Workout clothes can be bad for your health

Clothes that we use for working out have come a long way from the sweat-stained jogging suits of the 1980s. Nowadays workout clothes are form-fitting, multi-colored, and attractive.

To the point where these days most people don’t mind taking care of their errands while wearing their gym attire and we’re often seeing celebrities on the news who have hit the gym and then popped into Dairy Queen for a snack.



But, wearing your workout clothes the whole day may have a bad influence on your health. The dwindling habit of changing immediately after your exercising session, unfortunately, is having some unpleasant outcomes.


For example, the tight fabric use for yoga pants is frequently linked to many skin conditions. Lauren Ploch, a dermatologist, said that she had seen issues like irritation and bacterial infections as a result of excessive wear. In other words, people are hitting the gym, getting all sweaty and then keeping those clothes on too long and doing this can cause issues.



Many modern and stylish designs for workout clothes don’t allow your sweat to escape but just absorb it keeping you moist. That’s why the lack of circulation and moisture can result in intertrigo or rough and itchy patches in skin folds, fungal infections, like tinea cruris, or folliculitis, an infection of hair follicles. Also, workout clothes may promote inflammation on the rear end or the back, which causes acne breakouts.



So, what’s the solution? Do you need to stop working out? Well, of course, that’s not the answer. Many experts recommend taking a shower no longer than one hour after the training session.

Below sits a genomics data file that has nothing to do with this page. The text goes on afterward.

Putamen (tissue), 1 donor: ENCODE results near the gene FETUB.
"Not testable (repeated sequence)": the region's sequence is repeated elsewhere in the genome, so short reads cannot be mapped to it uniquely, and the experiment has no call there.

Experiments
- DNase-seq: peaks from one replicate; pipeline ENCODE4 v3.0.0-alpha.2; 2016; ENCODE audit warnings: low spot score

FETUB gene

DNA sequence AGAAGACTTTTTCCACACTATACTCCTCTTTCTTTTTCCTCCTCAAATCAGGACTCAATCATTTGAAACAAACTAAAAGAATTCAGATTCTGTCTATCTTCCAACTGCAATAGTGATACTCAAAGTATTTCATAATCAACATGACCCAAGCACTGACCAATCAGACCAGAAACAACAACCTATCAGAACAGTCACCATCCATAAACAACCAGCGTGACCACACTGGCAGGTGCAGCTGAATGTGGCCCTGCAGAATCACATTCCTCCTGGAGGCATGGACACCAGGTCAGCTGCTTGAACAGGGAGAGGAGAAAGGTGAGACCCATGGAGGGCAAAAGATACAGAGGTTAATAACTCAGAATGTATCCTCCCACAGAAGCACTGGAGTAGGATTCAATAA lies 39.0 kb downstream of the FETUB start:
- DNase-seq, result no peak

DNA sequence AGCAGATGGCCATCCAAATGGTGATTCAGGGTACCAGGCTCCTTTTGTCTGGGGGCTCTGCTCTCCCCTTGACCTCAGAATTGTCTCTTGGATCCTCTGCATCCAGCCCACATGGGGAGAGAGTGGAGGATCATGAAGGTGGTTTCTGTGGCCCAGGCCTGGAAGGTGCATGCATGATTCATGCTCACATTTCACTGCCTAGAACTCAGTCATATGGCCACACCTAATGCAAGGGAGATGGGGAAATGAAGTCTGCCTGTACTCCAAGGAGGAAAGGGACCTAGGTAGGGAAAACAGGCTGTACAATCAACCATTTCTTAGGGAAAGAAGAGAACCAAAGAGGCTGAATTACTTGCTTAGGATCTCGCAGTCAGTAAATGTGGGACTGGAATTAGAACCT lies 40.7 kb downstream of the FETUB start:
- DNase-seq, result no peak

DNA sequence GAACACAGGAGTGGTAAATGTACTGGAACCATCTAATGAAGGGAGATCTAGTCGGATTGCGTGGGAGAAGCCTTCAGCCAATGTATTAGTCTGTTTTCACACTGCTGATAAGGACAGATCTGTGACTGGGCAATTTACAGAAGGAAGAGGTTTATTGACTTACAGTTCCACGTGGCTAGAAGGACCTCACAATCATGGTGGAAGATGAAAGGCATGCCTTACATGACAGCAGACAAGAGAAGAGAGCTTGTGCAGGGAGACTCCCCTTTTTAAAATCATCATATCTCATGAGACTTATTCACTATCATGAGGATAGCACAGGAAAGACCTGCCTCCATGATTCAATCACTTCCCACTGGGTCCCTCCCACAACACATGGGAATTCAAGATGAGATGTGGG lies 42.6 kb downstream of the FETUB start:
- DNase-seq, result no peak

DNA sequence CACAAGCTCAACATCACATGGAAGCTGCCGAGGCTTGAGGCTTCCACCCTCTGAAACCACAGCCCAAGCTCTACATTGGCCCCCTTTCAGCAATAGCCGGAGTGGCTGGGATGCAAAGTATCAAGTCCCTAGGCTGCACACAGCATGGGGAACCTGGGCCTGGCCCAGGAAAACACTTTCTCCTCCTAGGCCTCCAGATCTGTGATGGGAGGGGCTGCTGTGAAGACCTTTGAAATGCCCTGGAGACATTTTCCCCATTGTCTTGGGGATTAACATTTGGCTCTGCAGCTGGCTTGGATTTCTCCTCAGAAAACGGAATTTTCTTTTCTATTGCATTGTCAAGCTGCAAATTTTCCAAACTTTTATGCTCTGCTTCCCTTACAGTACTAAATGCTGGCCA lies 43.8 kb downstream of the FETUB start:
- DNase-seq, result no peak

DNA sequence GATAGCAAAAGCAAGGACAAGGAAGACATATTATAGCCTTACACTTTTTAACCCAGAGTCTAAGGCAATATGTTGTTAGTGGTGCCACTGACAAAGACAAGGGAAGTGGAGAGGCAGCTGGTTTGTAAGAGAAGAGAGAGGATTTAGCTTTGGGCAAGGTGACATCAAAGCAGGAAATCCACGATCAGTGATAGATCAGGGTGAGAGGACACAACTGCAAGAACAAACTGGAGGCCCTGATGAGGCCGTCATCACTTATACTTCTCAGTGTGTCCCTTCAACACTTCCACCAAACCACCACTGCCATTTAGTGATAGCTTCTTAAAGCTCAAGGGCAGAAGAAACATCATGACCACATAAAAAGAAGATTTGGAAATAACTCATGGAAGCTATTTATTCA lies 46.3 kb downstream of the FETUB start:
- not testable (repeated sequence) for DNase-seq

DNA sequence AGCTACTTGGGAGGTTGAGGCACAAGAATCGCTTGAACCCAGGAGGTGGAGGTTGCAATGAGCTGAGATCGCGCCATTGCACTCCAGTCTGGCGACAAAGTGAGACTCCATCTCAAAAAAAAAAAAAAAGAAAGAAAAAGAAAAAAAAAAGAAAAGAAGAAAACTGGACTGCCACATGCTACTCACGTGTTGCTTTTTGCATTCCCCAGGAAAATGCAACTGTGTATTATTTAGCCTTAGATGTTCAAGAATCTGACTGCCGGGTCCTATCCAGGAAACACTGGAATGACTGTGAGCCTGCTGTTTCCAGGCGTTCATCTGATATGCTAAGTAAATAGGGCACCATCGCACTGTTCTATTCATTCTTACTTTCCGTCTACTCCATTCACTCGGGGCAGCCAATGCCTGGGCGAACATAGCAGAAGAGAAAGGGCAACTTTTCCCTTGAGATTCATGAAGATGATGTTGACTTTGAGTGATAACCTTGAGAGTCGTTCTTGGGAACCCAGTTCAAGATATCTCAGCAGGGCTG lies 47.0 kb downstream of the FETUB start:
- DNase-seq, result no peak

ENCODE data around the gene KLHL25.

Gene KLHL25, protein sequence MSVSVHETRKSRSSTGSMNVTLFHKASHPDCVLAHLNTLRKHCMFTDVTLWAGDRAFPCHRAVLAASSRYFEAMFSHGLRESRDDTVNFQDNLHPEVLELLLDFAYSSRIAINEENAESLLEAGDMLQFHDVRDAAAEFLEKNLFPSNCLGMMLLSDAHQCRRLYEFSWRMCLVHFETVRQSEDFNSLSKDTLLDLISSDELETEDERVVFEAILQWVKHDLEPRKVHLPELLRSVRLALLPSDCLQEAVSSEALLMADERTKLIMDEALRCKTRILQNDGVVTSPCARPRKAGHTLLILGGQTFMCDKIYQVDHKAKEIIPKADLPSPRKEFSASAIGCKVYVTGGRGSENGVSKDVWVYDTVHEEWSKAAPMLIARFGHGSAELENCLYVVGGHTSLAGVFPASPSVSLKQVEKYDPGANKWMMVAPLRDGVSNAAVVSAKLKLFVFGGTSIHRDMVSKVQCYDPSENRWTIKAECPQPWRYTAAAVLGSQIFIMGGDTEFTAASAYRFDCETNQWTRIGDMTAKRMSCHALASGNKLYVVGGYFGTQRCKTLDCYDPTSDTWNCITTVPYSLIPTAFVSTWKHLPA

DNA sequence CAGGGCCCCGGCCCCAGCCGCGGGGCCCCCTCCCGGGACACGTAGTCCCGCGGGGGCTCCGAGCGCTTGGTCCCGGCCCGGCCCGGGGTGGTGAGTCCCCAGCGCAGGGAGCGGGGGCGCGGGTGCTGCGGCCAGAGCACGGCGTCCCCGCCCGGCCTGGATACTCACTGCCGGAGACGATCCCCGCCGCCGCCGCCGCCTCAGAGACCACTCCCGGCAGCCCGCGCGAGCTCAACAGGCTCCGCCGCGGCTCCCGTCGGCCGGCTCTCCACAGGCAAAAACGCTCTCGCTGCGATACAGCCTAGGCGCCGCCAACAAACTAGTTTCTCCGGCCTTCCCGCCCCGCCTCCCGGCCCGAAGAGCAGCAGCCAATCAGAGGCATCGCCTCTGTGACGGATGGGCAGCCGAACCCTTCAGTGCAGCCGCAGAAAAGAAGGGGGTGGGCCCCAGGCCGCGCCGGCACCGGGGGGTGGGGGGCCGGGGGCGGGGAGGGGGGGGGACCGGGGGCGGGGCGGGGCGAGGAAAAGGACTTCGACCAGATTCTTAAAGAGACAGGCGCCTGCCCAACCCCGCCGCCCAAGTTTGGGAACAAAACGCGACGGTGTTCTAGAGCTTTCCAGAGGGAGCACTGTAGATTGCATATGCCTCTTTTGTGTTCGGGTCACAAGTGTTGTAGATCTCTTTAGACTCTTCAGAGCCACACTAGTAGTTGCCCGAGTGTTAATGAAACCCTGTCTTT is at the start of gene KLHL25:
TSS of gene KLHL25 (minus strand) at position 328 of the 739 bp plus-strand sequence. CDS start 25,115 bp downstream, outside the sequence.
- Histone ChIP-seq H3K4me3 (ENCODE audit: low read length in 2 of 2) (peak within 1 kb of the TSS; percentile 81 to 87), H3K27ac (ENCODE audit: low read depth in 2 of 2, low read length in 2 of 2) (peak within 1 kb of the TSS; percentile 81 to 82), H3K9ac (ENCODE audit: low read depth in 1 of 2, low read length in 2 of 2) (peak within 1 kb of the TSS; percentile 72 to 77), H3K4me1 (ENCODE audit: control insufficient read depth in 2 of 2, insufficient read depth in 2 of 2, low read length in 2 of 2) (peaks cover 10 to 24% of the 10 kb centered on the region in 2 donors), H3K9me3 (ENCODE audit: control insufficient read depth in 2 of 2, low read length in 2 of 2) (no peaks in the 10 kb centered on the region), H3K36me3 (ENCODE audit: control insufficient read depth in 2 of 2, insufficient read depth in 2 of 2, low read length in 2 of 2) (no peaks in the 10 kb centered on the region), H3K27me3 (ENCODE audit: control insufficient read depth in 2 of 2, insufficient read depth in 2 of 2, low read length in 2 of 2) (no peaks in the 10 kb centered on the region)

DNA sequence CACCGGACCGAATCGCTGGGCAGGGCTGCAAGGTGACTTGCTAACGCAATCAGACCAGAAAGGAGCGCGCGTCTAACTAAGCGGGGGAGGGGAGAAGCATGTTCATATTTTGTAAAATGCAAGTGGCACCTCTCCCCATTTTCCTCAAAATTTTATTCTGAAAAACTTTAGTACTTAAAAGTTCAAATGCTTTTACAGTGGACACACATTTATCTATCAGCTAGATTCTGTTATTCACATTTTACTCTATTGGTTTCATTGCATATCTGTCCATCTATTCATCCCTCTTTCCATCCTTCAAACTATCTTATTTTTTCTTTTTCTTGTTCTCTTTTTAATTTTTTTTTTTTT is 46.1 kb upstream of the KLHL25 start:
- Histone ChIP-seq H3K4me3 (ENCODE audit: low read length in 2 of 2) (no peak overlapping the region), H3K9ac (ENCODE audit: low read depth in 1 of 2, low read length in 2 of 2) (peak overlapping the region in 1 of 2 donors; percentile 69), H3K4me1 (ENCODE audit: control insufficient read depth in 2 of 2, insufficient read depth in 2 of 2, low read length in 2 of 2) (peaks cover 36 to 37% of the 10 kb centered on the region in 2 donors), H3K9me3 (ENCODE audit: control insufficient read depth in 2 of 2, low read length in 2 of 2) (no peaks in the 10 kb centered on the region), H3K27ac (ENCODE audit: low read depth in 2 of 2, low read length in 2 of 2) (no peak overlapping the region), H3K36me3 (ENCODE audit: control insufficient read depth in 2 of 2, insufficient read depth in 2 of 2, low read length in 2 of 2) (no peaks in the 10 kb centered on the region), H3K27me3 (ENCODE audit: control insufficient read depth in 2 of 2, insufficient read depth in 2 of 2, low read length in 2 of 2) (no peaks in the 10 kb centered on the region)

If you know that you’ll be longer, make sure you change out of your sweaty clothes and make sure to keep them separated in your bag and get them in the wash as soon as you can.



Unfortunately, not all exercise gear problems are solvable with water and soap. Compression clothing, used in athletics for muscle soreness relief or performance enhancement, can affect the body in other ways.


Excessively tight shorts can cause a nerve condition called meralgia paresthetica. It’s typically seen in people with quick weight gain, and it’s causing numbness or tingling in the thighs. The best way to avoid it, it’s to restrict the use of tight clothing to short durations.



But, there are those people who find the problem to be more outdoors in nature. If you’re one of them, try ditching polyester. It seems that bacteria enjoys hanging out on polyester more than cotton. So, the next time you by your workout clothes, make sure you read the label for the material.



Whatever you do, don’t stop working out and spending time sweating your body. Exercising benefits your body and mind more than you can imagine. But, in the process of working out and sweating, you have to make sure to keep your clothes and body fresh and clean.


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tomi-stojanovik is one of the authors writing for Outdoor Revival